Well, could [cartel collusion] happen? Sure. All kinds of things could happen. Half the country could commit suicide tomorrow.

A philosopher employing a sophism. How quaint.

Quote
That doesn't mean that it's impossible that a cartel succeed. After all, people have free will. But it's unlikely because the very incentives that lead you to form the cartel also lead you to cheat on it — because it's always in the interest of anyone to make agreements outside the cartel once they are in it.

Yet cartels exist today.

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gene
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January 28, 2011, 12:34:53 PM
 #77


I'm not a Moderator or a Hero Member, but aren't you all off-topic for this thread?  I just want to know if anyone is still interested in starting an Austrian economic study group.



I am offering a critique of the Austrian school of economics. Does this not qualify?

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January 28, 2011, 01:10:48 PM
 #78


I'm not a Moderator or a Hero Member, but aren't you all off-topic for this thread?  I just want to know if anyone is still interested in starting an Austrian economic study group.



I am offering a critique of the Austrian school of economics. Does this not qualify?

Not if you don't know what you are trying to critique.  And complaints about various political ideologies is a weak critique of an economic theory.  You have pulled this thread way off topic.  Go start your own tread elsewhere so that the rest of us can properly ignore you.  Also, you keep saying that it is trivial to prove us wrong.  If it's trivial, why don't you actually offer evidence in support of your positions?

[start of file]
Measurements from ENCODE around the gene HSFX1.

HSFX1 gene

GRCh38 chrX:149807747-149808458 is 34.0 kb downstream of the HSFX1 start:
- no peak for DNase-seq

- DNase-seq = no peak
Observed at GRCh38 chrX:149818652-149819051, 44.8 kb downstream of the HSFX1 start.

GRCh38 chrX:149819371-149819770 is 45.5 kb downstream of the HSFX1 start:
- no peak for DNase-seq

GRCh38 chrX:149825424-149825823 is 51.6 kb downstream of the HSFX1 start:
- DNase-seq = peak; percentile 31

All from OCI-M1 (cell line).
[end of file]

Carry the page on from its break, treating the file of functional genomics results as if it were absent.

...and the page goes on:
"The powers of financial capitalism had another far-reaching aim, nothing less than to create a world system of financial control in private hands able to dominate the political system of each country and the economy of the world as a whole. This system was to be controlled in a feudalist fashion by the central banks of the world acting in concert, by secret agreements arrived at in frequent meetings and conferences. The apex of the systems was to be the Bank for International Settlements in Basel, Switzerland, a private bank owned and controlled by the world's central banks which were themselves private corporations. Each central bank...sought to dominate its government by its ability to control Treasury loans, to manipulate foreign exchanges, to influence the level of economic activity in the country, and to influence cooperative politicians by subsequent economic rewards in the business world."

- Carroll Quigley, CFR member, mentor to Bill Clinton, from 'Tragedy And Hope'
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January 28, 2011, 01:18:31 PM
 #79


I'm not a Moderator or a Hero Member, but aren't you all off-topic for this thread?  I just want to know if anyone is still interested in starting an Austrian economic study group.



I am offering a critique of the Austrian school of economics. Does this not qualify?

Not really, no.  The original proposal was to read books and discuss them.  Are you interested?
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January 28, 2011, 01:28:59 PM
 #80